I suppose there’s some truth to that but of course it’s an over simplification. I used to work for Andersen Consulting (for > 8 years) – mostly building computer systems for large companies in the fixed telecoms, mobile and Internet sectors. On every project in which we worked it was clear that there was corporate knowledge built up around the organization. It occurred to me that it was my job to find the data, synthesize it, summarize my conclusions, provide options for better decision-making and lead the decision-making process. Such is leadership. And VC. And I learned the skills in my days as a consultant.
After a few years in the business I was used to clients questioning my existence on every new project. I started telling them, “I’m a tourist in your company. I don’t know nearly as much about it as you do – you’ve lived here for a long time and I’m quite new. And as a tourist I’m not likely to stay here very long so you’ll have to live with the results. But like any person living in a city for a long time, I find that my clients often stop visiting certain attractions that used to excite them. They stop questioning why things are the way things are and just accept the status quo. And the great thing about being a tourist is that I get to visit many places and can bring some good ideas that I’ve seen elsewhere that you may like. But let’s be clear – I’m only a tourist. You really know your town. And if I’m going to help a bit while I’m here the better I know ‘what’s what’ the easier it will be for me to help and be on my way.”
I must have given versions of that speech 20 times or more.
And it’s true. I found that I was always more curious about issues like “why do you charge for your web hosting services this way when newer non-incumbent players do not?” or “What would happen if we didn’t bid for 3G services and in stead built our network on 2.5G until the technology matures?”
I tried hard, though, never to confuse my curiosity with real wisdom. I saw it as my job to probe, challenge, question, analyze, present facts and summarize options but in the end to leave it do the client to own the results. I wanted to push them to make and own decisions by showing them the data and the decision tree. Forceful. Persuasive. Even combative. But in the end they decide.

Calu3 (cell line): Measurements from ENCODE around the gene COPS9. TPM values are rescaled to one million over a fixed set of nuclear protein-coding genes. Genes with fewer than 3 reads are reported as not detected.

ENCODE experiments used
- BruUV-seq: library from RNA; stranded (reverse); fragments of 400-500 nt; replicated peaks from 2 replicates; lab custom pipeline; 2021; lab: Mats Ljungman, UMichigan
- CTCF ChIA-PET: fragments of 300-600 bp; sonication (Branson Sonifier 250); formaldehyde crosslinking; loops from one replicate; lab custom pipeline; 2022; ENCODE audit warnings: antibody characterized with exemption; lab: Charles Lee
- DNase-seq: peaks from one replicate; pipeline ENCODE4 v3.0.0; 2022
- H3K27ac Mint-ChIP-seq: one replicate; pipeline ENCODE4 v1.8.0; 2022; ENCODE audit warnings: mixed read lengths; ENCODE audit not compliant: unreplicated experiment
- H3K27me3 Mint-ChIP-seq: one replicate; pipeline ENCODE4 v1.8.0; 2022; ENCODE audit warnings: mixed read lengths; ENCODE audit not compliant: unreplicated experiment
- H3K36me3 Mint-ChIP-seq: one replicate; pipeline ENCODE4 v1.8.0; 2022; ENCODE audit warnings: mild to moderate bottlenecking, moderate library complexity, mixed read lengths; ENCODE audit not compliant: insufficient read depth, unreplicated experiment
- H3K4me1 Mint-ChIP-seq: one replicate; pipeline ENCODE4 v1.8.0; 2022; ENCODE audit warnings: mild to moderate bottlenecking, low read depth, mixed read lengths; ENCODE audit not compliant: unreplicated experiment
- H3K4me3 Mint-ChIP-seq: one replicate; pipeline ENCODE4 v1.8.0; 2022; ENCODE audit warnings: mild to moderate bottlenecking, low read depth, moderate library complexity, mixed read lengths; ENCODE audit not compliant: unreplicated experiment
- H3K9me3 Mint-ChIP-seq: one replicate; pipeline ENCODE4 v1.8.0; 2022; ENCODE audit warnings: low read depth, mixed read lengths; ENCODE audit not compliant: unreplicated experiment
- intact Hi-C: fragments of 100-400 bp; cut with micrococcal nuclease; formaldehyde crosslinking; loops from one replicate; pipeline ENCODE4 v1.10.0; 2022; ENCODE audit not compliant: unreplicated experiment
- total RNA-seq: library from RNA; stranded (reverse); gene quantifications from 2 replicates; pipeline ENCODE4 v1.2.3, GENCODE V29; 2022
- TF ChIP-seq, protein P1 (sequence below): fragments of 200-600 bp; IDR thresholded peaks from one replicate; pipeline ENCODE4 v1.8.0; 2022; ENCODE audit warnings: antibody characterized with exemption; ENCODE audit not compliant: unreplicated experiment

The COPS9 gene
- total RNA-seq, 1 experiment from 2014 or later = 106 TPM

And that’s how I view VC today. I’m a tourist in your company. I get to ask all of the awkward questions about why you do this, that or the other. I’m there to spar with you precisely because I’m not ensconced in the details on a daily basis. If you’re not engaging your VC this way you’re losing out. You should be presenting data to your VCs and framing the decisions that you’re trying to make into cogent frameworks that will allow a group of experienced people to help you with decision making. I have often found entrepreneurs want to present the positive progress of the company to impress the board rather than engage in debate about how to make things better. It takes self confidence to do the latter.
And you should be pushing to find out how things are done in other “cities” or better yet get them to help intro you so that you can also visit those cities on your own.
And don’t limit it to VCs. Find other tourists to visit your company. Find ways to get friendly people to do peer reviews on parts of your business and offer the same in return. Let them see data. Let them meet your staff and ask awkward questions. Don’t try to defend every process you have or every design choice. Your job is to hear how it feels for a tourist who’s visiting – you can later decide whether their contributions were insightful. The best major changes I made to my first business were from people who asked “awkward” questions.
And similarly be careful of the reverse. Know that a tourist who loves your cities star attraction may not really know what it’s like to live with your key features on a daily basis. They might really not be a good proxy for the “voice of the customer” even though all VCs think that they are (myself included ). I think one of the greatest weaknesses of boards is that they are tourists by definition and sometimes confuse their observations and advice for actionable insights. For the most part, boards challenge and manage teams need to interpret the tourist comments and decipher how to apply them (or whether to push back against them with better data at a later date).
Of course there are times where a board’s voice is gospel: mergers, raising capital, replacing the CEO, etc.
But for most issues VC’s and boards are tourists. And you don’t only want their money – you want their insights.